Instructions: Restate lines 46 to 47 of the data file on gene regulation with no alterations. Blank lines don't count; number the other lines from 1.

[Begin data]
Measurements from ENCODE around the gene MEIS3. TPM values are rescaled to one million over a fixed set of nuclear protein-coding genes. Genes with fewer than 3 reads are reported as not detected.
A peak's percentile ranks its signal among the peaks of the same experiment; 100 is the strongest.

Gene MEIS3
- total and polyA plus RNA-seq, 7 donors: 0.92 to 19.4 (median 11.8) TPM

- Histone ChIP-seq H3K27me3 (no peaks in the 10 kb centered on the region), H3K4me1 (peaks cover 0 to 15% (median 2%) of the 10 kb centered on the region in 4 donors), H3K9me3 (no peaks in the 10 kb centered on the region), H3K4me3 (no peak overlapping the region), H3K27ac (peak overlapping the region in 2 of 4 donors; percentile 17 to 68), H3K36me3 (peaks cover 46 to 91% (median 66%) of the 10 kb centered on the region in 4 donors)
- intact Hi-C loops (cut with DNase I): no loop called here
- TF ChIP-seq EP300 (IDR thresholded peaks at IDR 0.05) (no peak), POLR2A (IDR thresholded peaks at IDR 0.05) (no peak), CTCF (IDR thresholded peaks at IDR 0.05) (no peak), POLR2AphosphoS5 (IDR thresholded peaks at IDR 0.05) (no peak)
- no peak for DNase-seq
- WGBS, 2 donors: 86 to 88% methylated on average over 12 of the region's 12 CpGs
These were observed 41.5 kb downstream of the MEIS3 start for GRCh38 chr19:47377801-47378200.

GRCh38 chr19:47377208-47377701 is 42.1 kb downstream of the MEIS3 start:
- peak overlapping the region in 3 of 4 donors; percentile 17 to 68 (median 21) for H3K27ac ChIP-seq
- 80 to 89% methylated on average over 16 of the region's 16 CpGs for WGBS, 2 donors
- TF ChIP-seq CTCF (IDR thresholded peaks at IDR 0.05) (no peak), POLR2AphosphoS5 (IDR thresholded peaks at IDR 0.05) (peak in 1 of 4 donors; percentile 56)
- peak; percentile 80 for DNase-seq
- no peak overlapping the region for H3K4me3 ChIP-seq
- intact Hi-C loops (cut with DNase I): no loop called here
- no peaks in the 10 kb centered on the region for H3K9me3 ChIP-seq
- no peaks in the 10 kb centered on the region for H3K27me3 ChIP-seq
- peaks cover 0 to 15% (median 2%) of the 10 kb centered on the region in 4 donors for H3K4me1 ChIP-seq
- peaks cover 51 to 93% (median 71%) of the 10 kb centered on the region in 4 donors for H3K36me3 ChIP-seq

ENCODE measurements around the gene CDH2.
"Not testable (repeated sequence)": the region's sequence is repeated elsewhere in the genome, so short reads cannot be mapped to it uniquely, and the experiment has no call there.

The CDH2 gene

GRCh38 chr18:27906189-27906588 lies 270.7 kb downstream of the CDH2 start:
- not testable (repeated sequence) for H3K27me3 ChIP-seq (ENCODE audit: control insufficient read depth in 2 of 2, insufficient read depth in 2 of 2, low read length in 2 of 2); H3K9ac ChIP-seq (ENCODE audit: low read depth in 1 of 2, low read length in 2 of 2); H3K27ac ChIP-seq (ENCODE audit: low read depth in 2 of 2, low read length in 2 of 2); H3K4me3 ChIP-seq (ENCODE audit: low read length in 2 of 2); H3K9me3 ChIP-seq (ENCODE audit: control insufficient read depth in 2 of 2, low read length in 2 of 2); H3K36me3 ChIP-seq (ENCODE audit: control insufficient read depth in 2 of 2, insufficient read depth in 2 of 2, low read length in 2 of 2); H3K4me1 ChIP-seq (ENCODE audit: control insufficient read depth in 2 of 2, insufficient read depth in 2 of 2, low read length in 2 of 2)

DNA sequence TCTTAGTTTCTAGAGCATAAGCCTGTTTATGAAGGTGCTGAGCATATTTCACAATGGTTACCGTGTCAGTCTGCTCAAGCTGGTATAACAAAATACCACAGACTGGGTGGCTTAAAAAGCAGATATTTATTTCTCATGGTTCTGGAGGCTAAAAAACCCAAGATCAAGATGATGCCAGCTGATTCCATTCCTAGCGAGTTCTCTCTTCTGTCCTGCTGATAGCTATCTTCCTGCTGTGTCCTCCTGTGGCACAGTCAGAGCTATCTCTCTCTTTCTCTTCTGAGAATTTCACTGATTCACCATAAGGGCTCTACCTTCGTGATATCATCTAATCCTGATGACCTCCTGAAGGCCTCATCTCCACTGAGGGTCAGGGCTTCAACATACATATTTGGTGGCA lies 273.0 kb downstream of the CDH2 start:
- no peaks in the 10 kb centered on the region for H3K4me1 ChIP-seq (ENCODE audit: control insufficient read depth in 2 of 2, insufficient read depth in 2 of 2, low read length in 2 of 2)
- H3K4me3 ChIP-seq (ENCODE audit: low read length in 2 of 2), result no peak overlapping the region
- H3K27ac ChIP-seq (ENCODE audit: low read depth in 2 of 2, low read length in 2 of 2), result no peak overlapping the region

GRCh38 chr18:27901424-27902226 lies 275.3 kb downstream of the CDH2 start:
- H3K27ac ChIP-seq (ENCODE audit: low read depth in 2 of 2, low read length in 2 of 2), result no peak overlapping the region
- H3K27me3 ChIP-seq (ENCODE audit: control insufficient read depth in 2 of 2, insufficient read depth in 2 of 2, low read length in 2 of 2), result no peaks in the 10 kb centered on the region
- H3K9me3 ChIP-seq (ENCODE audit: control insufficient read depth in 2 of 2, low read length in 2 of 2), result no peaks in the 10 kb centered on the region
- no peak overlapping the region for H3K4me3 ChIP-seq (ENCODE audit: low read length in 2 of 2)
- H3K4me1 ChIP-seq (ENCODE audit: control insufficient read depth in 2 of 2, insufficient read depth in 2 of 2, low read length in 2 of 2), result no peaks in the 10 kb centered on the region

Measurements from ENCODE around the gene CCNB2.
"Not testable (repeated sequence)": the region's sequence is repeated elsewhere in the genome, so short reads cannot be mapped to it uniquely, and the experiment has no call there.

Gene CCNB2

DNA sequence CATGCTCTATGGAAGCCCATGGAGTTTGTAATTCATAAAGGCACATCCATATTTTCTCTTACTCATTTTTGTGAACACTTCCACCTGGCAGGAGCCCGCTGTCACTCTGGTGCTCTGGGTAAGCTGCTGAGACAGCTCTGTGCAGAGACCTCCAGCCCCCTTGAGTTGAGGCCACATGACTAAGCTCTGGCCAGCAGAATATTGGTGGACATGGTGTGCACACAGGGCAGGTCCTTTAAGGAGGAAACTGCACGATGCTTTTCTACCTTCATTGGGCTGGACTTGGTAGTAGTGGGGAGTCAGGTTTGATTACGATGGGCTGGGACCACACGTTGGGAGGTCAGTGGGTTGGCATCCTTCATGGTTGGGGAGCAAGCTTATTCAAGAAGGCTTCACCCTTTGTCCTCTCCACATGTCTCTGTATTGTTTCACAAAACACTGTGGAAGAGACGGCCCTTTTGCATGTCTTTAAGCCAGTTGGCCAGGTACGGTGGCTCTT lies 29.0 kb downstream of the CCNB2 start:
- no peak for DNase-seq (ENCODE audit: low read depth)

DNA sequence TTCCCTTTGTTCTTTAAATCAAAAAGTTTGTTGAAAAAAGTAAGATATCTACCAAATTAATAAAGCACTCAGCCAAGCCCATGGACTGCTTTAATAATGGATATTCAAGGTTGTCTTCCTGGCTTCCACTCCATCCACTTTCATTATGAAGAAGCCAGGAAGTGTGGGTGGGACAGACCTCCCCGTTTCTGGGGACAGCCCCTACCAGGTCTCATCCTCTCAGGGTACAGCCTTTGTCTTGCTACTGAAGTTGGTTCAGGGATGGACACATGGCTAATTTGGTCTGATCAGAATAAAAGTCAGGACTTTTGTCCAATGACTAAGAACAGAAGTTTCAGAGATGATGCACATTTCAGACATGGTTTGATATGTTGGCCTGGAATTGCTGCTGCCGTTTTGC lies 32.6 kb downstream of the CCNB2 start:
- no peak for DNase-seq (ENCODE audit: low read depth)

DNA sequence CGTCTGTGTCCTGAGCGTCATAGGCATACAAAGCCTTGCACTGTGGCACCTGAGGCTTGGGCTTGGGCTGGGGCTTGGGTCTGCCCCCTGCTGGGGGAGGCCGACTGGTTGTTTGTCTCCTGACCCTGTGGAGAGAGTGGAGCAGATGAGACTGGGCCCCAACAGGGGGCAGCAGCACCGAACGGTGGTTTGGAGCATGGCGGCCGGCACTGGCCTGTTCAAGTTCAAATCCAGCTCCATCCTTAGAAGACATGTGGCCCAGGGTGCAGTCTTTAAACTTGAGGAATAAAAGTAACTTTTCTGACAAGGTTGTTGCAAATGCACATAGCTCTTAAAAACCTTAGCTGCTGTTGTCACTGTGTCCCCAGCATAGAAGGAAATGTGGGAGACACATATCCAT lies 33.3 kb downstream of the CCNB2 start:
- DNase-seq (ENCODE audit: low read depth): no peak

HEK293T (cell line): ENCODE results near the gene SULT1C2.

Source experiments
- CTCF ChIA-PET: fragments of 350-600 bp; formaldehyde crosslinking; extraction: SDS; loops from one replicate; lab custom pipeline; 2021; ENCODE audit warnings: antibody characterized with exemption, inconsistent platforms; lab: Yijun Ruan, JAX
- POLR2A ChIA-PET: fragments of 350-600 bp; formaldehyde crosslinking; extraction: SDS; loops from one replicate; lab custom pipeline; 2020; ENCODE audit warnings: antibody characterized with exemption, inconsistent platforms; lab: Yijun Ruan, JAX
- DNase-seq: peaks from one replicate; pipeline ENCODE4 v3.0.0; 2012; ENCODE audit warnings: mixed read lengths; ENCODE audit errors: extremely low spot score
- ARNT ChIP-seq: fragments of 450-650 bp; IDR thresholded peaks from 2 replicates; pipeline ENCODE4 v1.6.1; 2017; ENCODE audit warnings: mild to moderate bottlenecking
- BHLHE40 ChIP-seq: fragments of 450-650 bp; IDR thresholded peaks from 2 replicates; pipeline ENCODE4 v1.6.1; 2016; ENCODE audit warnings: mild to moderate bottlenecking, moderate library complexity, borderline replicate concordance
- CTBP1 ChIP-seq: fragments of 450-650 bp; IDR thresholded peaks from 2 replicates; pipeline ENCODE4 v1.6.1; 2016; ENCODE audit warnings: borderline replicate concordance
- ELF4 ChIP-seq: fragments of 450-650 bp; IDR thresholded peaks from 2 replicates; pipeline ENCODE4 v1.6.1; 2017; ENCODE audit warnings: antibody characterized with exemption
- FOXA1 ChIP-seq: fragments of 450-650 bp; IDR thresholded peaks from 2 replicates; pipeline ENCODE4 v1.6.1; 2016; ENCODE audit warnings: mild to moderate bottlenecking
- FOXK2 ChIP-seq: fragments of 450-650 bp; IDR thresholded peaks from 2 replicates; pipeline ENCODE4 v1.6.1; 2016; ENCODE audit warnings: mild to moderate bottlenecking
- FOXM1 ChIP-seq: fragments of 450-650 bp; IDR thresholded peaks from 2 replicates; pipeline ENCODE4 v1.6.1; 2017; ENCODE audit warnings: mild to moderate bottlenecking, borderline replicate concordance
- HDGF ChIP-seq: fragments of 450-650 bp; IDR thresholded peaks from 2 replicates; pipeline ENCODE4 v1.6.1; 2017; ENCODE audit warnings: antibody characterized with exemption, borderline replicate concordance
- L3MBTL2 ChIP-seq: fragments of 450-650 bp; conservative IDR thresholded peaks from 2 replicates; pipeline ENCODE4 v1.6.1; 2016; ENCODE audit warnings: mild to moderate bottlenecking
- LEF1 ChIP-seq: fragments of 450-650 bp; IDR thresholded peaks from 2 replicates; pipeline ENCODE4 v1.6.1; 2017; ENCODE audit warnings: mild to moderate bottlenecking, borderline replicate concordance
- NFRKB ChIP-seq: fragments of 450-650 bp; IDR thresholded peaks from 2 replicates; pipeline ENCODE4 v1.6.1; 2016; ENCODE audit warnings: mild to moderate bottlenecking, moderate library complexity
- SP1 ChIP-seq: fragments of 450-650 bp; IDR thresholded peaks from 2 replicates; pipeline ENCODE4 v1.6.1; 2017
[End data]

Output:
HEK293T (cell line): ENCODE results near the gene SULT1C2.

Source experiments